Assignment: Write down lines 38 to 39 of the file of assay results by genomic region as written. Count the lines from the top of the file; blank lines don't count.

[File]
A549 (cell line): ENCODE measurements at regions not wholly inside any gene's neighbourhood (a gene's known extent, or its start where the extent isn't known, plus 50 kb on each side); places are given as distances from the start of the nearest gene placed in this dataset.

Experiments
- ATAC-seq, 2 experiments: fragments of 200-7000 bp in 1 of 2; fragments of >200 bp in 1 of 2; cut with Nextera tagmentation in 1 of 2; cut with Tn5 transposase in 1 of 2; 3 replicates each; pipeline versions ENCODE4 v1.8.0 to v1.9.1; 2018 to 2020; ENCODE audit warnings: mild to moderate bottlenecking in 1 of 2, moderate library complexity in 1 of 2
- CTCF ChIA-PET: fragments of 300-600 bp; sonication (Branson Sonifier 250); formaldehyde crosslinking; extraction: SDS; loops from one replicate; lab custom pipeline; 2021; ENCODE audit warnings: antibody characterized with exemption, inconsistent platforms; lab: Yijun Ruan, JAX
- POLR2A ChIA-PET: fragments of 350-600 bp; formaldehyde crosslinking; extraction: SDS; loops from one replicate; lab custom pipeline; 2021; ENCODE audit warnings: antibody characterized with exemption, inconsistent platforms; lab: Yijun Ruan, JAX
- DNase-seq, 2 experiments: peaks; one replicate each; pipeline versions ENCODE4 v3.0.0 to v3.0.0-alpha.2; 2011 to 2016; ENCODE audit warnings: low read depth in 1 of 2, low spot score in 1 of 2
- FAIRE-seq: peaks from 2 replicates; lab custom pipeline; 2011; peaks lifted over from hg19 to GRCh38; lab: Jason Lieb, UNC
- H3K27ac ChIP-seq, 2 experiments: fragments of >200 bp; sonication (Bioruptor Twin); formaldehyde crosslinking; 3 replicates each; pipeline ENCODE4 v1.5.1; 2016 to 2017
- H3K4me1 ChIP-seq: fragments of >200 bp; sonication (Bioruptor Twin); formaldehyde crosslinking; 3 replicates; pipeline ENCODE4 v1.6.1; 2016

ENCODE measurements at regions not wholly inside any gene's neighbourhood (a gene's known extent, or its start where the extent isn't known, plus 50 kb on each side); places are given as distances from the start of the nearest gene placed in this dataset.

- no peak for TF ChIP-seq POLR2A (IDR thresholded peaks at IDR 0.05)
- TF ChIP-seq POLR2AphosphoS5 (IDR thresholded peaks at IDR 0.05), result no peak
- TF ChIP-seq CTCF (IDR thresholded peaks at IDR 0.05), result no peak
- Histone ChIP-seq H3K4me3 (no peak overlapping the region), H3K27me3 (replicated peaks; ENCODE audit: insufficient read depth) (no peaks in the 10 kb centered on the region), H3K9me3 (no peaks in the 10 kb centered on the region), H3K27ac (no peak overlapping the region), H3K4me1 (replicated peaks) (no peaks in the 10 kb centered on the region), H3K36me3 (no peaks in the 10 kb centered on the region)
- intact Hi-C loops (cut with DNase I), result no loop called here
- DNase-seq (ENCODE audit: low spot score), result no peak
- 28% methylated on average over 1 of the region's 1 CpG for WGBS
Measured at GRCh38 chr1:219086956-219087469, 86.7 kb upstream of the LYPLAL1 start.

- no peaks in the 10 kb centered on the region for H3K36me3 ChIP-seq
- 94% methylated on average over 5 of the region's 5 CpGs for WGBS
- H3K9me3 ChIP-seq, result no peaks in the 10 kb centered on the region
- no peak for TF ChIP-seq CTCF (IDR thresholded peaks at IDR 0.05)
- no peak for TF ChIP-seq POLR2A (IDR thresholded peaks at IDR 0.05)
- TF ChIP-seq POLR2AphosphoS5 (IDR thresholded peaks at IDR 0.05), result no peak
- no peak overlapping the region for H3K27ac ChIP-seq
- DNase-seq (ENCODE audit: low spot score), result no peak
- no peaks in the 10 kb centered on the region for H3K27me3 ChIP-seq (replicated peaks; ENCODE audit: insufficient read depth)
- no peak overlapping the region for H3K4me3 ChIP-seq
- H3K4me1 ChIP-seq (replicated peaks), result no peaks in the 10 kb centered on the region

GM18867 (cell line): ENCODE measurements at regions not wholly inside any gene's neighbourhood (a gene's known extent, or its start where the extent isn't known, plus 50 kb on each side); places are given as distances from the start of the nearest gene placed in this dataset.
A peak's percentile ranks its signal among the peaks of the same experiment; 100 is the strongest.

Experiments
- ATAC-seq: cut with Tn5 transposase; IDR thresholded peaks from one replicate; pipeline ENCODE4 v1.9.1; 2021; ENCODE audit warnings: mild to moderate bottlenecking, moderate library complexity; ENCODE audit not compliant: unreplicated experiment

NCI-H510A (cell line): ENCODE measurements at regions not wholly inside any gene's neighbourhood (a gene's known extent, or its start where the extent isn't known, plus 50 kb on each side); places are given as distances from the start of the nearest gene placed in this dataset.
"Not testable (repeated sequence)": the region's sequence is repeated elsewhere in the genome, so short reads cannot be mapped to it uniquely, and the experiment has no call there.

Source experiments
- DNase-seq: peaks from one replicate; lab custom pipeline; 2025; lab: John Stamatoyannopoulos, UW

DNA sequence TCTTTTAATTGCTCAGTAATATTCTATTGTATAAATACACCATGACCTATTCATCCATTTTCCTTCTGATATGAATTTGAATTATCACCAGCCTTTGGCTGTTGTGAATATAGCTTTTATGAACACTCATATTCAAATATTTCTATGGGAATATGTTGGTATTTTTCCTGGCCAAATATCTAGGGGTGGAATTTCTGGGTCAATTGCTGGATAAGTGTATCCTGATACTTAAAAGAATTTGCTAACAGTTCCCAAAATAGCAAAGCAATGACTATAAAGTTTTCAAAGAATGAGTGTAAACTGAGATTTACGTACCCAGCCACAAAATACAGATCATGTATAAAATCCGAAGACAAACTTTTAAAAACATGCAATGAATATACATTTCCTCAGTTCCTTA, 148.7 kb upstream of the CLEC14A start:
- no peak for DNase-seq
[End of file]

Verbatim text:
DNA sequence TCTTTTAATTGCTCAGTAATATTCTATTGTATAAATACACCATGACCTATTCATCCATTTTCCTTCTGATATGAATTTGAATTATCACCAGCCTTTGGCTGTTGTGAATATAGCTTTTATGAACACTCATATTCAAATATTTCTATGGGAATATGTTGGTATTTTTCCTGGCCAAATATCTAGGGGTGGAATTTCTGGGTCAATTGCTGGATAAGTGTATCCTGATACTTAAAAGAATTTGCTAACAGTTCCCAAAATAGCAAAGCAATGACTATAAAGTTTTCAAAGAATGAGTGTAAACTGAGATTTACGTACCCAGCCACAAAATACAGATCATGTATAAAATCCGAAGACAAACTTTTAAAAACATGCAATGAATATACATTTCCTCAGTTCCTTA, 148.7 kb upstream of the CLEC14A start:
- no peak for DNase-seq